It is my third evening in Austin. I have had several rehearsals with Kiyoshi Tamagawa, a superb pianist who is the other soloist in the Mendelssohn/Moscheles work that we will premiere this Saturday night. Several runs-through at the dress rehearsal tonight; the orchestra very excited and motivated. The event has been extremely well publicized; it was featured in two area newspapers, we were interviewed by Julie Moody of KUT (the NPR affiliate at the University of Texas at Austin; a feature on the project was on this morning (Friday) at 7:33 AM central time, and there are rumors of a sellout crowd. The rehearsals have been really enjoyable.
Here is a weblink to the KUT feature. I’d forgotten that the mike was on when I was talking about sacralization, so I sound a bit like a psychopath, but I suppose that’s what I’m like in class. In the photo, that’s yours-decrepitly-truly on the right—click on it for a better view.
For the rest, it’s hours of catching up with my friend Michael Cooper, someone who generates brilliant research projects (including this Mendelssohn/Moscheles) the way the rest of us generate carbon dioxide, talking to his sharp-as-a-tack students here at Southwestern University, and striving to maintain sanity. There is something about an impending performance that makes every act, every intake of breath, feel like nothing more than an upbeat preparation. Shall I get a drink? How will that affect the performance? Which tie should I choose today? Will it affect the performance? And so on. Which came first: the performance or the performance neurosis? A timeless question.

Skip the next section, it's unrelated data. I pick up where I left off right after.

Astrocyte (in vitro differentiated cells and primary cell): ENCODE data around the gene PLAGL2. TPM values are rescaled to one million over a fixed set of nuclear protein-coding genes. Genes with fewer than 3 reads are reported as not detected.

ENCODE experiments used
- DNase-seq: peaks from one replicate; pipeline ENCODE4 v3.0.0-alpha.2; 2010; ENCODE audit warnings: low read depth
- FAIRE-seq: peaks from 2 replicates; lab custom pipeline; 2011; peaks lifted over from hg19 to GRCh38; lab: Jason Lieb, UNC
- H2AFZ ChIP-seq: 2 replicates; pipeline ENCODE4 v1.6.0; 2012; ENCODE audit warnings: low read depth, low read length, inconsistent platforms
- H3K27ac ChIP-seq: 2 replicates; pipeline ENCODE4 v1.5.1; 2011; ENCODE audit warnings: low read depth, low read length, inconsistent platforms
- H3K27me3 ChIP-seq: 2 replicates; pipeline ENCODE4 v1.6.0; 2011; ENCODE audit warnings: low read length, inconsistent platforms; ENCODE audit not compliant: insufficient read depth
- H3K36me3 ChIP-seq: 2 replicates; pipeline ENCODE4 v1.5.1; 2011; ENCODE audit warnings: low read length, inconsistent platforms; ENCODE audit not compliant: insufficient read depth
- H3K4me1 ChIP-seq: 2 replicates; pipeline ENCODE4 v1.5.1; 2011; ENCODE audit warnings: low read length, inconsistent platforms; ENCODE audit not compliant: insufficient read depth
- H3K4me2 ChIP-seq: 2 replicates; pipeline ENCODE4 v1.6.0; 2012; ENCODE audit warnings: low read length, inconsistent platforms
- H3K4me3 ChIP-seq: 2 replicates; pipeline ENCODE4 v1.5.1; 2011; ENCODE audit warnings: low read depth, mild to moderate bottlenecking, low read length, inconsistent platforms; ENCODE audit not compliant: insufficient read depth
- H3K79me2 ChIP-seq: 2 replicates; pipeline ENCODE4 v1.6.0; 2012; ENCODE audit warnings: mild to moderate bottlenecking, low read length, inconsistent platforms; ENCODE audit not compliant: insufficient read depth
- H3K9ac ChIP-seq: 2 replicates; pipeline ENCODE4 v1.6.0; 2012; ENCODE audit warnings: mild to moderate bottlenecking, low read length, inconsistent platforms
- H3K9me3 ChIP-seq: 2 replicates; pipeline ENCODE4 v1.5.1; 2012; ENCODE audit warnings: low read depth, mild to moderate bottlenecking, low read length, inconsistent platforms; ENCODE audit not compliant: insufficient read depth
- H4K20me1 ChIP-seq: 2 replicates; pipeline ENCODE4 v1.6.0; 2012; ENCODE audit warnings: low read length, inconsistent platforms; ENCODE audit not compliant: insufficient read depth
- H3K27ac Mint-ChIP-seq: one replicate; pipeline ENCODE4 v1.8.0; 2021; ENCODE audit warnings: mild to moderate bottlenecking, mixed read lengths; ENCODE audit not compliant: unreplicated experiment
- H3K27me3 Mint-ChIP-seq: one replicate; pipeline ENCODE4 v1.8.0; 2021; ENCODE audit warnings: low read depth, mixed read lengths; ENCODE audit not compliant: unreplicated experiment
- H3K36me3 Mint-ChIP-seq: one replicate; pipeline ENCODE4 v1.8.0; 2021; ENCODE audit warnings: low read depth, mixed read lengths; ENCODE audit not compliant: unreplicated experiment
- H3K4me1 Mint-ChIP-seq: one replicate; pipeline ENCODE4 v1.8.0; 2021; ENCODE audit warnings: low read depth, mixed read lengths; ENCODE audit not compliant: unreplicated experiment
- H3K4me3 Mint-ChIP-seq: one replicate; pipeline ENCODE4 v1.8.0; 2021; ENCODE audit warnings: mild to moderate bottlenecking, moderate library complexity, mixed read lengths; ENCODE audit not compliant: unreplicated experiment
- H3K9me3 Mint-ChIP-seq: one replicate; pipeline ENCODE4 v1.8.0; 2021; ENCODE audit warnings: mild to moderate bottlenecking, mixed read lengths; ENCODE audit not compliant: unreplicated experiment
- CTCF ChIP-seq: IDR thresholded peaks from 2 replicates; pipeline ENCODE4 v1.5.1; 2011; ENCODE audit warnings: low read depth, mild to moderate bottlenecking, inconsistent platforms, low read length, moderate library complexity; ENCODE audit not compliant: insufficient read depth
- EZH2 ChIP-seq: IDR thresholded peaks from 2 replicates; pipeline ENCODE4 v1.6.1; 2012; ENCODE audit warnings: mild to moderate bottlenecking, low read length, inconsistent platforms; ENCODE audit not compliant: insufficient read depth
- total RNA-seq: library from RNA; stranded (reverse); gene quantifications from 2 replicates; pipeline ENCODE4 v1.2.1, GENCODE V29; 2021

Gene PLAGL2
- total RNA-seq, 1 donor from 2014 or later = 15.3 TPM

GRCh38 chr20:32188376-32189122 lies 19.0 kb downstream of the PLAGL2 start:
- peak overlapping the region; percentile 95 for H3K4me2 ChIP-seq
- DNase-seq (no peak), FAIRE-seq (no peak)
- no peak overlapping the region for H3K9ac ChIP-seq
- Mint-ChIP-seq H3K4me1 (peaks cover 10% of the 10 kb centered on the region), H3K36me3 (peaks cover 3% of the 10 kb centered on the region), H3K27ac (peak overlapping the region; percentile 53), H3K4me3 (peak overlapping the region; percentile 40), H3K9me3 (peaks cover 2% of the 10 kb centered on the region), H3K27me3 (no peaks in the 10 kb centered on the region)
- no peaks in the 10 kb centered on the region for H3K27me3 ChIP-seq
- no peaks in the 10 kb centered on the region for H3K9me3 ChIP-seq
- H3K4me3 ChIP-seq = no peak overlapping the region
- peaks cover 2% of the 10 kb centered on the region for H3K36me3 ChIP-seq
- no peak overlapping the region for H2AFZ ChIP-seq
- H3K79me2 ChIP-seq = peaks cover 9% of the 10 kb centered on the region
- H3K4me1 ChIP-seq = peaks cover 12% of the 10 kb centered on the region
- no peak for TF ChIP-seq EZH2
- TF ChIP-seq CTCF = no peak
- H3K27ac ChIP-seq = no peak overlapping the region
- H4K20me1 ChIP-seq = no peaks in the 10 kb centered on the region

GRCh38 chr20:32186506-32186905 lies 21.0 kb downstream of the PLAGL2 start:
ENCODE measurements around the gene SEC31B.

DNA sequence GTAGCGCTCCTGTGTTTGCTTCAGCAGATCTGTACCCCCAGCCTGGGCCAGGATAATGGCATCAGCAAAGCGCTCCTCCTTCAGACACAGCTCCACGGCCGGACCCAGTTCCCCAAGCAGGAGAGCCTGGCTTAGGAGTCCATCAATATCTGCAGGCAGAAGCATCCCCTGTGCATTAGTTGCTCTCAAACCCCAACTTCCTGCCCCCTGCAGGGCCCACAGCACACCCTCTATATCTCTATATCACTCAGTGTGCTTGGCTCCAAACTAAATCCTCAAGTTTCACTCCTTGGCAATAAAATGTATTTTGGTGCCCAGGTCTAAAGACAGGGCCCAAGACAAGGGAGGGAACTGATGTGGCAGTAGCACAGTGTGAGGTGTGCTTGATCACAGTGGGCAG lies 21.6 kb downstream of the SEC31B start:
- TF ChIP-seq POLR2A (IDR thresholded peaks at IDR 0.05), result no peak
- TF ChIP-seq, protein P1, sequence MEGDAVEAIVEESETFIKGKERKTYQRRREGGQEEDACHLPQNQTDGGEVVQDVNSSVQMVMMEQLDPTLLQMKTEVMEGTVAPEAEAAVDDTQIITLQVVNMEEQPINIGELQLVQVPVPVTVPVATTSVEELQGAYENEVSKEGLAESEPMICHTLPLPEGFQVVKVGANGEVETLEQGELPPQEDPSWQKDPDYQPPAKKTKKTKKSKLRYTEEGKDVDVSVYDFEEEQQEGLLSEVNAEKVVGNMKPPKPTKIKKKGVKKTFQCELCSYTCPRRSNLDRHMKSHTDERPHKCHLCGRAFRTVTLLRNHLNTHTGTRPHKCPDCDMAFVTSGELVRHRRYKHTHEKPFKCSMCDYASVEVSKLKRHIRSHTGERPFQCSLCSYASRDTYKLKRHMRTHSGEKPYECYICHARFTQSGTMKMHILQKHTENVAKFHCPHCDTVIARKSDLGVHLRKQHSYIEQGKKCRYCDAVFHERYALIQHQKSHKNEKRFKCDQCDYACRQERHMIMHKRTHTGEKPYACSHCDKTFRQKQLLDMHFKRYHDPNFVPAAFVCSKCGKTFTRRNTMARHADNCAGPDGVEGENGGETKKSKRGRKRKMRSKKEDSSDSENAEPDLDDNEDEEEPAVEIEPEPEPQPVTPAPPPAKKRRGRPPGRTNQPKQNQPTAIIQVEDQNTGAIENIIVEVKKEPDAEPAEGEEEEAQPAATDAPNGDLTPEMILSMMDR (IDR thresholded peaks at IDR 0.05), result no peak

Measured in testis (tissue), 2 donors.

In addition to today’s two rehearsals I had a lecture and short master class, a long lunch interview with a large group of students, and plenty of chat all around. The students here are very bright and motivated—very much the traditional small liberal arts school, with lots of faculty attention and independent, motivated students. It’s a lot of fun: invigorating music-making, great conversations and conviviality (and a shout-out to the San Gabriel Bed and Breakfast, my hospitable home-away-from-home, here). I know I’m not going to feel much like teaching, or even getting out of bed, this coming week, but why worry about that now?